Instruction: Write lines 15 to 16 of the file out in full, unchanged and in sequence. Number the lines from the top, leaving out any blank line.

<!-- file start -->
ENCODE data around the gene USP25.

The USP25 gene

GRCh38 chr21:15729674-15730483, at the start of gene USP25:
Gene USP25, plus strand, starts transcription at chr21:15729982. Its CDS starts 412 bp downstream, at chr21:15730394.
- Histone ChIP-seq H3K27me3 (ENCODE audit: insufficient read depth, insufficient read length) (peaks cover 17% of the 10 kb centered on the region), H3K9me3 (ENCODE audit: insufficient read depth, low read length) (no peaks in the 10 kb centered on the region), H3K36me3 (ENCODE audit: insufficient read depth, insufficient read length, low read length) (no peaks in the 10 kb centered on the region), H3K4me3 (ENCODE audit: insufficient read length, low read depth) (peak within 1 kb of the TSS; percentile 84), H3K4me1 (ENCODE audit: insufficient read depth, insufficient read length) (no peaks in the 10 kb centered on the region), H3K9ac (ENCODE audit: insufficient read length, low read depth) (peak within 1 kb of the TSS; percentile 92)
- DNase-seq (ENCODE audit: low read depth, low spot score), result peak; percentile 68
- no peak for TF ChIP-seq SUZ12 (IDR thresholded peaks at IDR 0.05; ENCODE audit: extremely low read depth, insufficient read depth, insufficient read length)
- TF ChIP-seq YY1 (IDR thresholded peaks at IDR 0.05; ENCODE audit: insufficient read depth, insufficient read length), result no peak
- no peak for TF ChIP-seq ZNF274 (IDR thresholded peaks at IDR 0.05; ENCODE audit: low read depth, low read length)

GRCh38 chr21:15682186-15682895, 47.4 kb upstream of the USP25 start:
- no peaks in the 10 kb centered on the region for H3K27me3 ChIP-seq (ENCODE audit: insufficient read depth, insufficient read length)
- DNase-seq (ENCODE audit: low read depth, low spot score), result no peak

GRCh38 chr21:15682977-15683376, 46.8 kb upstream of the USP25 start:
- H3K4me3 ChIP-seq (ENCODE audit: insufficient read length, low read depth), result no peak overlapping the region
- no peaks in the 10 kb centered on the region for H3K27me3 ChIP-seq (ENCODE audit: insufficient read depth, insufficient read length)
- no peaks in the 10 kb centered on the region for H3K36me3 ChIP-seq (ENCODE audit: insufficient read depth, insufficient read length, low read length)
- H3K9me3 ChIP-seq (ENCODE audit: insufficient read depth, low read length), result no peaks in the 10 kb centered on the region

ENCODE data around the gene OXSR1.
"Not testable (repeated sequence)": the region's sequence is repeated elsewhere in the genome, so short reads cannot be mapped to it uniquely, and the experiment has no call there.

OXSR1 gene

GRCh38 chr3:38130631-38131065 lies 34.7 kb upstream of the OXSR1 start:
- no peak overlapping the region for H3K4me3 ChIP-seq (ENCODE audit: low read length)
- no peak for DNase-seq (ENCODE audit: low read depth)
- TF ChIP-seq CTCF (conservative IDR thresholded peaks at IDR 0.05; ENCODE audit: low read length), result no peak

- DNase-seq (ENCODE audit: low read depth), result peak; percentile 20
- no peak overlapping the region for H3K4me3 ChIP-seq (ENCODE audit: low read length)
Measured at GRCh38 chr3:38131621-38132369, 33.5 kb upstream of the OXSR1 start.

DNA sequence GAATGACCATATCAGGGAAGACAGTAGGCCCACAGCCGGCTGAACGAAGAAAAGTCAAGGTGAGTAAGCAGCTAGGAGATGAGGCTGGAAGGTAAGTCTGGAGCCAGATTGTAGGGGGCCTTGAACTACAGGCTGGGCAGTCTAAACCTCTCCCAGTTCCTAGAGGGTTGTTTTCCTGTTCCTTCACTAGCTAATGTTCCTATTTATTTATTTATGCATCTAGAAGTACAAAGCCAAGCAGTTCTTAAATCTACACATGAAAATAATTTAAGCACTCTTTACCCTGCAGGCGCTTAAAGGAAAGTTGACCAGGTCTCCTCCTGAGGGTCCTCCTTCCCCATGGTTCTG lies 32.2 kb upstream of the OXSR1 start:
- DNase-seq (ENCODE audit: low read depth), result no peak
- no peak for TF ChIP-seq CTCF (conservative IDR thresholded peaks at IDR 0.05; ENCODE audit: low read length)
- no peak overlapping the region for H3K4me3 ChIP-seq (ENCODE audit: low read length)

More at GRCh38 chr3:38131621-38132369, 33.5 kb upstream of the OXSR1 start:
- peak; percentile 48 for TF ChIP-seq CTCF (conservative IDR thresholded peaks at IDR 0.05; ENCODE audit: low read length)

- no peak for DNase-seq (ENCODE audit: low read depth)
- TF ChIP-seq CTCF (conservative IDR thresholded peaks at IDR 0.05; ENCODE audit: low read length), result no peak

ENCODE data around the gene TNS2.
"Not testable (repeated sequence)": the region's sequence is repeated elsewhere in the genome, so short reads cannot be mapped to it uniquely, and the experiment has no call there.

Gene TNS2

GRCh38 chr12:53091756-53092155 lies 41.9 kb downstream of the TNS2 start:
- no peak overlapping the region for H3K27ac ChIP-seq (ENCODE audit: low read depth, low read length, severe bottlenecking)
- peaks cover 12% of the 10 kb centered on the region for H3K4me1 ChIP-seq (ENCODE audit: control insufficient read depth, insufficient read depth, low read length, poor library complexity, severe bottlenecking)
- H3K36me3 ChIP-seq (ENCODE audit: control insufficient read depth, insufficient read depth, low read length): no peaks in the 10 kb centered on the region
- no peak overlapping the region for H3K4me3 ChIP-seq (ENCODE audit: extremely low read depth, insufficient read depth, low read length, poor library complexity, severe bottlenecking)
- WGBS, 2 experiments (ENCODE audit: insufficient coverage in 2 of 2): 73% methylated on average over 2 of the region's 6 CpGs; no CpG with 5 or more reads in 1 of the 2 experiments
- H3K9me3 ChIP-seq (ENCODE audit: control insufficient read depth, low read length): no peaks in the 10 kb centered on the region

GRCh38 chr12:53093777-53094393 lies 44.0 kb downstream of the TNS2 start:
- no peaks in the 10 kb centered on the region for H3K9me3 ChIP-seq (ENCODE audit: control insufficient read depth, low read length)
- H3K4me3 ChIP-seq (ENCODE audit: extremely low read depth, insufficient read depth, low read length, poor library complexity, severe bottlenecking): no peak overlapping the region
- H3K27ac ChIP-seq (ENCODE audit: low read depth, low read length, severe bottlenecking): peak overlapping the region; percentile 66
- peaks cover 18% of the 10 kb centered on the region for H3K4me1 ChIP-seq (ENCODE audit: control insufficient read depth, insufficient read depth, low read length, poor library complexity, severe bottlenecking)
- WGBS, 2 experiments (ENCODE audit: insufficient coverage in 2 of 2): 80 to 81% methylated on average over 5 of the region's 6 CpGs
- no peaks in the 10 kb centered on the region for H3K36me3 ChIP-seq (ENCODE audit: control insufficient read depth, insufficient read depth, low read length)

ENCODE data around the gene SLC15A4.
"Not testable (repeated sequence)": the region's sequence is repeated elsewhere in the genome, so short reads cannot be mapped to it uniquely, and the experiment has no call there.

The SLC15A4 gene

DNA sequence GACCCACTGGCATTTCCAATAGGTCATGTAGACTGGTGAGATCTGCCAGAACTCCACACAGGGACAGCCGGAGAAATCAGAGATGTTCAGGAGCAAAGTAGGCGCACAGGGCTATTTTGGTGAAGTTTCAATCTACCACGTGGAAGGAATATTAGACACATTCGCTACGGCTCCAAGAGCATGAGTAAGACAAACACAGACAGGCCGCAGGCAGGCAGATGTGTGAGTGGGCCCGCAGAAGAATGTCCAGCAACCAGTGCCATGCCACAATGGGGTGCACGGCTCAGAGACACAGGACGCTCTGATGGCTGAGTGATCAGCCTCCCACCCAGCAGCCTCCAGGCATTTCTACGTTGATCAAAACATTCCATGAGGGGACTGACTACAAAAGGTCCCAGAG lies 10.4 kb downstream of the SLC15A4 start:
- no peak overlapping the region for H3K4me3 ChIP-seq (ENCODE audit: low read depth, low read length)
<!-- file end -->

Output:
- no peaks in the 10 kb centered on the region for H3K27me3 ChIP-seq (ENCODE audit: insufficient read depth, insufficient read length)
- no peaks in the 10 kb centered on the region for H3K36me3 ChIP-seq (ENCODE audit: insufficient read depth, insufficient read length, low read length)